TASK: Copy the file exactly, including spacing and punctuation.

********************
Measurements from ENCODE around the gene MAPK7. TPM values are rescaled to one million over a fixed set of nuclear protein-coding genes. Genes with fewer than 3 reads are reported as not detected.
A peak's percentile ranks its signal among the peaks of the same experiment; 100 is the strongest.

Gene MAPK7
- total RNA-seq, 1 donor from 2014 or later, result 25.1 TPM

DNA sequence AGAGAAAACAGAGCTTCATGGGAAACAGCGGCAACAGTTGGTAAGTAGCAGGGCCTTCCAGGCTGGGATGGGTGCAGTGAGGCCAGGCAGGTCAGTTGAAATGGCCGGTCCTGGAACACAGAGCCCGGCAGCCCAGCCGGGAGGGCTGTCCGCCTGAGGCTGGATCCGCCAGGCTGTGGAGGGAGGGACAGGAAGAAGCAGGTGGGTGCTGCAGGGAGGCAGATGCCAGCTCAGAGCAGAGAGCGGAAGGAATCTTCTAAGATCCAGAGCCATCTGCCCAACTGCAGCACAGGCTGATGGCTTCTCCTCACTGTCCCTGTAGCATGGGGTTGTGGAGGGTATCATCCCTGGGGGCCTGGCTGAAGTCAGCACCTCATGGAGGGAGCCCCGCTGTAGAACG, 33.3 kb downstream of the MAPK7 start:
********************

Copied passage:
Measurements from ENCODE around the gene MAPK7. TPM values are rescaled to one million over a fixed set of nuclear protein-coding genes. Genes with fewer than 3 reads are reported as not detected.
A peak's percentile ranks its signal among the peaks of the same experiment; 100 is the strongest.

Gene MAPK7
- total RNA-seq, 1 donor from 2014 or later, result 25.1 TPM

DNA sequence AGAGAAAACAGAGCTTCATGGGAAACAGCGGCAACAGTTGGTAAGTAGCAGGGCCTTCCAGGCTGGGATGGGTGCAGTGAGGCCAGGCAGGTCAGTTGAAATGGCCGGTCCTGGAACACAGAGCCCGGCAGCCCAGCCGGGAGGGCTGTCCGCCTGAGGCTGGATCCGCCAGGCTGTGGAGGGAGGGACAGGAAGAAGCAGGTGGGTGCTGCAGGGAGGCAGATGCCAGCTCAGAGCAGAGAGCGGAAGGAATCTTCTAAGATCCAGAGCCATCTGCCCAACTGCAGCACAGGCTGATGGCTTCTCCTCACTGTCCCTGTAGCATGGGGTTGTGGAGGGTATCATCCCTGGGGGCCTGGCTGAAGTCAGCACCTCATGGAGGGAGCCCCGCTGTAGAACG, 33.3 kb downstream of the MAPK7 start: